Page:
Value: vis-a-vis other Ethiopian restaurants, Harambe is superior in terms of getting quality for what you pay. The food is not cheap, but rather about middle of the road for what one can expect to pay for a meal out in Vancouver. What Harambe really has over other places of its kind is the beautiful interior and variety in menu.
Ambiance: the walls are painted with vibrant colours and decorated with pictures of Ethiopia and African-style art. The tables are tastefully appointed and everything looks very neat and clean.
The food was pretty good. Nothing really stuck out but I didn't leave hungry.
The service was horrible. The woman who was cooking as well as serving was very rude to my wife and I. It took us up to twenty minutes just to get water, and our food took over an hour. No one came to check up on us. And the woman running the restaurant had a friend whom she was visiting with, which normally I wouldn't care if we hadn't been completely ignored. Definately won't be recommending this place to anyone!
This was the 1st time my friend and I both had Ethopian food, so we didn't know what to expect. We decided to share an appetizer and go for a platter which had a variety of things to eat.
We shared the peanut soup, which was very delicious...I was very impressed. Very savoury with a kick of spice. I ordered a glass of Ethopian honey wine, and it tasted ok...better to sip it with some food. We ordered the chef's platter which had a variety of lamb/chicken/beef and veggies. The beef was very dry as it did not come with any sauce. The chickpeas I found hard, but the lamb and chicken was very moist and delicious. I thought the injeera tasted a little vinegry, but that is probably due to the fermentation process of them making it. They gave us a lot of injeera, and eventhough the platter was for 2 people, we probably only finished about 2/3 of it.
The service was very slow, and I didn't find the server very helpful or make any suggestions of what was good and how to eat it unless we asked. But I really liked the ambience of the restaurant.
Overall, it was nice to try Ethiopian, I wouldn't mind trying this cuisine again sometime later in the future.
Whether you love Ethiopian food or have never tried it before, I highly recommend Harambe! It even got rave reviews from my parents, who are not particularly adventurous eaters. I have been many times and always order the combo platter - you can order it for as many people as you want. It comes with injera (traditional Ethiopian bread which is soft and flat) that you use with your fingers to scoop up the various samplings of meat and vegetables. It is all delicious, but be prepared to get your hands dirty!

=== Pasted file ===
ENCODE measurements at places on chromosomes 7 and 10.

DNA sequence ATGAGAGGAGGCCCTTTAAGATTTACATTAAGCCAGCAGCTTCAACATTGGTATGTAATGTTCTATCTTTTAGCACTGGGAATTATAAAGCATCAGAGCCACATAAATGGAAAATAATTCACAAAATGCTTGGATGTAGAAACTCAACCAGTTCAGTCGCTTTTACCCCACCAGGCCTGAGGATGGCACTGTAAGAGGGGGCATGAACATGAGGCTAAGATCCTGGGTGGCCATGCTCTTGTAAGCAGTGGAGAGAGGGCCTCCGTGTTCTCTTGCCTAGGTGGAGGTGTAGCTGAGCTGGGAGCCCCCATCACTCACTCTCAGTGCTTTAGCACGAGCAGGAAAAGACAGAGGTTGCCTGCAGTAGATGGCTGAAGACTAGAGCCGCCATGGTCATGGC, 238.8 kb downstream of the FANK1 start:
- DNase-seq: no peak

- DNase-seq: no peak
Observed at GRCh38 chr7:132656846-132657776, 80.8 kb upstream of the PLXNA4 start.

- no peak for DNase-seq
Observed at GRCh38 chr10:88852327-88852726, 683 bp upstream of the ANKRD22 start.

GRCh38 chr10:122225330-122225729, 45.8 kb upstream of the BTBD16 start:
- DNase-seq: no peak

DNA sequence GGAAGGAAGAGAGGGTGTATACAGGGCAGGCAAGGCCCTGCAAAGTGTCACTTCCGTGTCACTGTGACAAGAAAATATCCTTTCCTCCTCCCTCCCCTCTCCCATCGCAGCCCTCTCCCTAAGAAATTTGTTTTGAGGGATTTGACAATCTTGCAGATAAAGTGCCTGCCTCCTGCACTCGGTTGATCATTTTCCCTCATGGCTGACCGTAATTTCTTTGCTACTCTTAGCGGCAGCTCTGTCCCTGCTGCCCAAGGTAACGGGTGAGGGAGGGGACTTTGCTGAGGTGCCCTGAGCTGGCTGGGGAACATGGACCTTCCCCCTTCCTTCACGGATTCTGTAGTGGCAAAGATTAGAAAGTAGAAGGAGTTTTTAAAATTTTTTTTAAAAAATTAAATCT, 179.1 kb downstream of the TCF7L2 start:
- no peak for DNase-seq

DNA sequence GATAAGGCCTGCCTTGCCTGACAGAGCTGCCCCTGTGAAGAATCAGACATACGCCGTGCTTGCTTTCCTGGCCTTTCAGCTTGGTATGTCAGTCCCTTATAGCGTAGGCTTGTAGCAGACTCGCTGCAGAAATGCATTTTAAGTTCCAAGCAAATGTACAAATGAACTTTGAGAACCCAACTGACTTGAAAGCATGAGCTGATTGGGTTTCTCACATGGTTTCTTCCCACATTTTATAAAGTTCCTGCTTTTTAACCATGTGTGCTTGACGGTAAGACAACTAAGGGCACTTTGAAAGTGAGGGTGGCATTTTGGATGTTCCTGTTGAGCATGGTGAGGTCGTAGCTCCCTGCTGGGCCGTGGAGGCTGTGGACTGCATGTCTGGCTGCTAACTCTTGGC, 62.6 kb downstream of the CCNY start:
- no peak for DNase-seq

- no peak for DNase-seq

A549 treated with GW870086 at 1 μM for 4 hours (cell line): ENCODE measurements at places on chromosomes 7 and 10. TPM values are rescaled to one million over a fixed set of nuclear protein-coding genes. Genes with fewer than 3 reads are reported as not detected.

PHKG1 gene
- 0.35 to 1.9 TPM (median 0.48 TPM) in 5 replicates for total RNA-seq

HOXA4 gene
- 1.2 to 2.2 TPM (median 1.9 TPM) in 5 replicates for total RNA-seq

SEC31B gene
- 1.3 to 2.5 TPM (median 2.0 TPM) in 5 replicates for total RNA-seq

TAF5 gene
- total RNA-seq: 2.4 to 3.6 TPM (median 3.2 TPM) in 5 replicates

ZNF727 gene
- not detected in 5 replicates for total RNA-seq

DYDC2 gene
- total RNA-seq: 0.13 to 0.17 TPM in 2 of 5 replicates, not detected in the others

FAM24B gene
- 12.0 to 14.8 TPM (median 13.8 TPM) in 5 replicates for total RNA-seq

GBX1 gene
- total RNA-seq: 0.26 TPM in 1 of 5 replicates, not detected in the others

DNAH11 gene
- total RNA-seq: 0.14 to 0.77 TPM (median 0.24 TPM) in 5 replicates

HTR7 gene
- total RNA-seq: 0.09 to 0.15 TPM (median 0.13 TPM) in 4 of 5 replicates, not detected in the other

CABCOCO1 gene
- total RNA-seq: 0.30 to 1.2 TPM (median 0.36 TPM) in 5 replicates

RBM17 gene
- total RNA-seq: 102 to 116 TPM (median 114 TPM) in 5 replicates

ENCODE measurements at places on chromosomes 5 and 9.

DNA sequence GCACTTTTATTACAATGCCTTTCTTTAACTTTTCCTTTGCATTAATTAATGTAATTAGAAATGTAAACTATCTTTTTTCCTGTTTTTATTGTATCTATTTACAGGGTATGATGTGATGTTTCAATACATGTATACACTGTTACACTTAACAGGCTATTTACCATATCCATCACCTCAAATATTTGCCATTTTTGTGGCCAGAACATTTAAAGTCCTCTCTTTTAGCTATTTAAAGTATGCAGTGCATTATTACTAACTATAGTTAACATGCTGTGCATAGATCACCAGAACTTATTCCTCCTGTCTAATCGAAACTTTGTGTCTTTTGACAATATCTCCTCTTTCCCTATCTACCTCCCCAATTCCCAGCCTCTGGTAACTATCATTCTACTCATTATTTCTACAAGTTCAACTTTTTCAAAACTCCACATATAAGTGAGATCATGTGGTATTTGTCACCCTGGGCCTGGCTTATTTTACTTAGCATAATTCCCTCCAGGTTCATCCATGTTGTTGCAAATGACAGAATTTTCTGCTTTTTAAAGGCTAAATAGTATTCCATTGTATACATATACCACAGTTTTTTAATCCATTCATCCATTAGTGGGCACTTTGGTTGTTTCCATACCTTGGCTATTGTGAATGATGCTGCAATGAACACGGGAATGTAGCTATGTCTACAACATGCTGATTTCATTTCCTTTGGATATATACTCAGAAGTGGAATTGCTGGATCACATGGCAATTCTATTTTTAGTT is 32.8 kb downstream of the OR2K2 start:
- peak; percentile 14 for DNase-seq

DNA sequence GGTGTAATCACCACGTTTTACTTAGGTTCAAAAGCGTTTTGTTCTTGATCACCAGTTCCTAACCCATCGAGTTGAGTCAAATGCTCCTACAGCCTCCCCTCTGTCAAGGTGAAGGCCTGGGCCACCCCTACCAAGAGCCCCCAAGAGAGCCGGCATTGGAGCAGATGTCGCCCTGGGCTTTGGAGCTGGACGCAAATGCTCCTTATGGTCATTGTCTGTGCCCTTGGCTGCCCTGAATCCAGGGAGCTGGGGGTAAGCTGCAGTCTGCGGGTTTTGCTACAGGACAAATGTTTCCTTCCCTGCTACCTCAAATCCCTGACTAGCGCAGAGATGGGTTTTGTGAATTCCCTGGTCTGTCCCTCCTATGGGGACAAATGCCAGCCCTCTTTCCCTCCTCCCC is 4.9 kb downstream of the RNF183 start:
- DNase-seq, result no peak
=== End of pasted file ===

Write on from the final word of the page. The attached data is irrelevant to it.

I must say the service is consistently mediocre (at best), although I have never found this to interfere significantly with my experience at Harambe.
This was our first time trying this restaurant and it was a pleasant surprise!. We arrived a little after 7 on a Saturday night and were seated promptly.
I have to say the decor was a lot better than I expected, it was warm, friendly, and clean.
The waitress came to take our order, however, being our first time we were unsure of portion sizes, what to expect, etc. So after ordering a wine and a beer, we decided on the combo platter for three people (my other half is a BIG eater. The food was very tasty, and presented nicely on the platter. There was actually some food left over after our meal, and we were stuffed(very rare that happens!). so to me that says good value for price.
The service was a bit lacking during the meal. After trying to catch our server's eye numerous times, we resorted to going up to the bar a few times for refills of water, napkins, etc. The place wasn't that busy, so I am unsure why the service was lacking.
All in all, a very decent experience.
Whether you're interested in trying African food generally or Ethiopian food in particular I would highly recommend Harambe. The food is delicious and the atmosphere is pleasant even if the service usually leaves something to be desired. (But that's part of the experience too!) There are lots of different dishes to try, but your best bet is the Chef's Platter which you can share with several friends. Harambe is also a great restaurant if you're a vegan (like me) or a vegetarian. There is an excellent Vegetarian Platter that is completely vegan and will leave you full for hours. My only other advice is to visit Harambe more than once. Ethiopian food (like sushi) is an acquired taste and takes time to build up. Once you develop a taste though you'll find yourself wanting to snack on Ethiopian at least once a month. And for this purpose, Harambe's your best bet!
Went to Harambe with some friends after doing a search on Dinehere.
Dispite some of the reviews, we tried out Harambe.
Overall it was a good experience from the service, food and atmosphere.